SEATTLE -- Dee Gordon has excelled in baseball by being fast. Extremely fast.
But now the new Mariners center fielder knows his challenge is to be a quick learner as well, as he transitions to a defensive position he's never played in professional ball. And he's wasting no time getting to work.
Just two weeks since being acquired by Seattle, the former Gold Glove Award-winning second baseman with the Marlins has already spent time doing outfield drills with Mariners coach Chris Prieto at a field near his home in Windermere, Fla.
And, yeah, he's spent time taking advice from neighbor Ken Griffey Jr. as well.
Though Spring Training is still seven weeks away, Gordon is feeling more comfortable about the position change that awaits him. He and Prieto worked for several days on taking proper angles and routes, footwork, making catches at the wall, crow-hop throws and such.
"Just stuff that outfielders do daily," Gordon said. "Simple stuff I didn't know. Just things to work on, going into Spring Training, so it didn't have to be a crash course. I wanted him to come here in December and he made it happen. And he's going to come back down next month, too."
Gordon is an excellent athlete, but he's played shortstop and second base his entire career. He admits his first reaction to hearing the Mariners wanted him to play the outfield was one of disbelief, but his mindset has already shifted into positive gear.
"I'm ready to go," he said. "I'm ready to help these boys any way possible. That's it. I just want to do my part to help us win. I definitely could be [resistant], but that's not the guy I am."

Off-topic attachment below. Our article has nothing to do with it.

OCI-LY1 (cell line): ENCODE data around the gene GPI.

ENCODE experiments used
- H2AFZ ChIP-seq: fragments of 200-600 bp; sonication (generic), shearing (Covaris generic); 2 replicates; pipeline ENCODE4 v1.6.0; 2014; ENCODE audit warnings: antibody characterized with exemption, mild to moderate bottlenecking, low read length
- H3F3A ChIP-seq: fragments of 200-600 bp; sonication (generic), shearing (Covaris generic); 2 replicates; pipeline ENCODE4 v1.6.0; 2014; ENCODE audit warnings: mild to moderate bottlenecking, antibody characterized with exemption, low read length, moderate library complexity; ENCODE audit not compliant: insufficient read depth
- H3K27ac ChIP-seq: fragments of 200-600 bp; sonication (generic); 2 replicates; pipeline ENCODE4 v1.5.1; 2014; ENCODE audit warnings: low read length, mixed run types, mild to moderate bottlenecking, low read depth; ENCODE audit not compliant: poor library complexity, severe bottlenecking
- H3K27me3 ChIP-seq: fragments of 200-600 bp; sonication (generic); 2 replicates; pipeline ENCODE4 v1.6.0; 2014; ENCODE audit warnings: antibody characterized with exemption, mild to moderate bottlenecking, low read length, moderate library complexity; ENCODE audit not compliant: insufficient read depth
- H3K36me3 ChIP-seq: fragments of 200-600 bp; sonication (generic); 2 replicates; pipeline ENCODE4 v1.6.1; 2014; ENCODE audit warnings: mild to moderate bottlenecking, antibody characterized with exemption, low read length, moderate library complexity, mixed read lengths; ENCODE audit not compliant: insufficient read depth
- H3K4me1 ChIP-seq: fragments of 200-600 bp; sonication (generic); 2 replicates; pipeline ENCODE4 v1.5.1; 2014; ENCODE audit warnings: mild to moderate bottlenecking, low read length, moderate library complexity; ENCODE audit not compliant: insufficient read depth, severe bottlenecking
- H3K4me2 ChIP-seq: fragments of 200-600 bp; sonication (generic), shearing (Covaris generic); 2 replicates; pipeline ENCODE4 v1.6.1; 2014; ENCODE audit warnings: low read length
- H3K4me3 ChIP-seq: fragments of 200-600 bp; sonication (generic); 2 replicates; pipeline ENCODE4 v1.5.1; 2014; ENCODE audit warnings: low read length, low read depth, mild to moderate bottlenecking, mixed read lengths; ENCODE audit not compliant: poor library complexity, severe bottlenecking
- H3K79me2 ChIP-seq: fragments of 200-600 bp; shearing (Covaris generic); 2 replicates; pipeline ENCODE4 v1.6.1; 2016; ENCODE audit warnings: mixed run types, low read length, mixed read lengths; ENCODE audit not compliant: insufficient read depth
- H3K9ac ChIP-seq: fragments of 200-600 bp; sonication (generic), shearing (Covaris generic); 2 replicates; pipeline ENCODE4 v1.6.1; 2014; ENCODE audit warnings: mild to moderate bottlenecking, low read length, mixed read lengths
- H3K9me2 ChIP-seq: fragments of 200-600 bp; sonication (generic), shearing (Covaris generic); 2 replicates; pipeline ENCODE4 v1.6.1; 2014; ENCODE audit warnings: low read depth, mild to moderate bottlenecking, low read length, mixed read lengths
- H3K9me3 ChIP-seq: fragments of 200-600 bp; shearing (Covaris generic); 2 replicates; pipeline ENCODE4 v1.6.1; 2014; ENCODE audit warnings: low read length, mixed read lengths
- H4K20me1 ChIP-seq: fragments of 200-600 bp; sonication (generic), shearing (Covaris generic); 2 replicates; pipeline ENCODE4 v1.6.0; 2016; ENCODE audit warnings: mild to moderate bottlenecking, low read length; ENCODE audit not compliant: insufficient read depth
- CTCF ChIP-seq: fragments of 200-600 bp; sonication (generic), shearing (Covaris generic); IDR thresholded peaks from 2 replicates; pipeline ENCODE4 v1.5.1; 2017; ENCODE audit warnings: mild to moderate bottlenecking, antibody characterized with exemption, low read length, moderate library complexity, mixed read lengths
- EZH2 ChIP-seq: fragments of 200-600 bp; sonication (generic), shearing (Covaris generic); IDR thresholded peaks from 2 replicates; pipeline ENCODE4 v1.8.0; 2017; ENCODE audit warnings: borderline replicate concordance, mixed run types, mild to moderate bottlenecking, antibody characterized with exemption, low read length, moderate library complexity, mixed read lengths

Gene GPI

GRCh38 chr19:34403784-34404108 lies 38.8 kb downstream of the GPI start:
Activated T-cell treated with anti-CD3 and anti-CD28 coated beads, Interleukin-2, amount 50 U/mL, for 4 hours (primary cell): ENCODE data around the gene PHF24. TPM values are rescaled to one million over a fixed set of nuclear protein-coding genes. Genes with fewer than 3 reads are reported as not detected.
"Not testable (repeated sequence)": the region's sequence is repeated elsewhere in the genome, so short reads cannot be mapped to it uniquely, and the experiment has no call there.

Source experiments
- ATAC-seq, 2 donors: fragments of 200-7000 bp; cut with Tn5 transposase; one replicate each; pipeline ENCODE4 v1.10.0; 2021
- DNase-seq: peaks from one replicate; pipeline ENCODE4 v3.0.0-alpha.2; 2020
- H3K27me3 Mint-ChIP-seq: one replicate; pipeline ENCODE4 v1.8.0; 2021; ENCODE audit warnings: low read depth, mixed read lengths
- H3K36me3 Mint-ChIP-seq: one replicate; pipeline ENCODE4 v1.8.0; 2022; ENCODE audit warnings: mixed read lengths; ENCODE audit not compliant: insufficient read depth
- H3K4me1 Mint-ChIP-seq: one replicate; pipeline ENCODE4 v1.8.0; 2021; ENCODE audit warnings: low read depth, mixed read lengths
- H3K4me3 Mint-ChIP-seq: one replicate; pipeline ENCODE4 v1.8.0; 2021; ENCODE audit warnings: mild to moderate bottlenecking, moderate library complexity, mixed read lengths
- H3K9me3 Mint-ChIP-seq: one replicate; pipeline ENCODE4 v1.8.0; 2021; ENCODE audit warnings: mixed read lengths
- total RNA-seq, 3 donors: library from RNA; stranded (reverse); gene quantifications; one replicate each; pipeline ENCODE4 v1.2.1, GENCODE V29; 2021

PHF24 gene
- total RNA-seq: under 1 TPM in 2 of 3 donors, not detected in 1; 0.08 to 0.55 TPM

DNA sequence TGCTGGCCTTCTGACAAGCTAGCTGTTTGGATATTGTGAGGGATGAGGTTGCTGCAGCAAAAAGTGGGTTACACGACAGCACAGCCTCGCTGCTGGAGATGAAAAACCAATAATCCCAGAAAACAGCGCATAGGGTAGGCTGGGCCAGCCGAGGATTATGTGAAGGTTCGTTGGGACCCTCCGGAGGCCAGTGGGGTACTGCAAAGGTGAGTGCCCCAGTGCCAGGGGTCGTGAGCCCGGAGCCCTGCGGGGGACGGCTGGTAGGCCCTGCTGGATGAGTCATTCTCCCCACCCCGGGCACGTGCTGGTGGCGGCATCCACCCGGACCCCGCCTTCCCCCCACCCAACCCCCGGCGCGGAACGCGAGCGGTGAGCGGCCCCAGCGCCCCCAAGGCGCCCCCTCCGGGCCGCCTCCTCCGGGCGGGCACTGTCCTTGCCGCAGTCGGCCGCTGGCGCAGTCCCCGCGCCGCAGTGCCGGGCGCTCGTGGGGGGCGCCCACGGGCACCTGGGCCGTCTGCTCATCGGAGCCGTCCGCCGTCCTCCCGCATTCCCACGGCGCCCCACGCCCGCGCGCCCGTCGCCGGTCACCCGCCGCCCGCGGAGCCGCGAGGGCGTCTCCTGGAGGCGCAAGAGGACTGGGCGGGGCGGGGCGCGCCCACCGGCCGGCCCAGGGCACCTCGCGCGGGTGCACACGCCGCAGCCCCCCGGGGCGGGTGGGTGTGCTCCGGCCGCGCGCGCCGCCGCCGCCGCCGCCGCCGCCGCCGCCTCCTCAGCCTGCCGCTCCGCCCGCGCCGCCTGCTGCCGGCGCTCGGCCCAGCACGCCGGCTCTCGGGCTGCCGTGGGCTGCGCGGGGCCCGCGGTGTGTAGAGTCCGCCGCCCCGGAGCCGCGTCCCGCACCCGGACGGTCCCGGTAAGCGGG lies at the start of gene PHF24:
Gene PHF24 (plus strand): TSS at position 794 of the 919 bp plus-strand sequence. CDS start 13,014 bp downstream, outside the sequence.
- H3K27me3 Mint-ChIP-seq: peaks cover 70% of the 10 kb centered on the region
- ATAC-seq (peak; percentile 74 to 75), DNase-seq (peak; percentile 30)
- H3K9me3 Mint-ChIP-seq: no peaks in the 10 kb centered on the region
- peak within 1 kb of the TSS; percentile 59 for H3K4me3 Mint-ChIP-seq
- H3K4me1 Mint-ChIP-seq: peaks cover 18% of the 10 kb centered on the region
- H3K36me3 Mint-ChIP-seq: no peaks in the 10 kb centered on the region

Mariners fans will soon learn more about the guy that Gordon really is, but if they're searching for clues, look no further than Gordon's work the past week in his hometown of Avon Park, Fla.
Gordon hosted his fourth annual Boys & Girls Club basketball tournament on Saturday, an event that he and some friends fund that provides free food, drinks, live music and games for kids and attracted several thousand people to the day-long gathering.
"I came up in the local rec and Boys & Girls Club," said Gordon. "It's very important to show the kids that I'm accessible and care about them and their needs and happiness."
Gordon was the Roberto Clemente Award nominee for the Marlins this past year, and he has been involved with community efforts throughout his career, including his "Flash of Hope" program to help kids who've lost a parent to domestic violence.
Gordon's own mom was shot and killed by a boyfriend when he was 6. He then grew up with his dad, former Major League pitcher Tom Gordon, and thus was around the game most of his life.
Which is one of the reasons he didn't blink when Griffey called and said he wanted to get together with him for some private coaching.
"He came out last Friday and we got some work in," Gordon said. "It's cool. It's not every day you can have a Hall of Famer help you out, though I've worked out with Barry Larkin, too, so I've been fortunate.
"He didn't put a glove on, just showed me some stuff, just getting me right. He played against my dad forever. I'm on the long list of billions and billions of fans of his."
Soon Gordon will be patrolling the same outfield as Griffey did with the Mariners. He understands the challenge. It's a lot to learn in a short time. So he's getting after it the only way he knows, which means he's moving fast.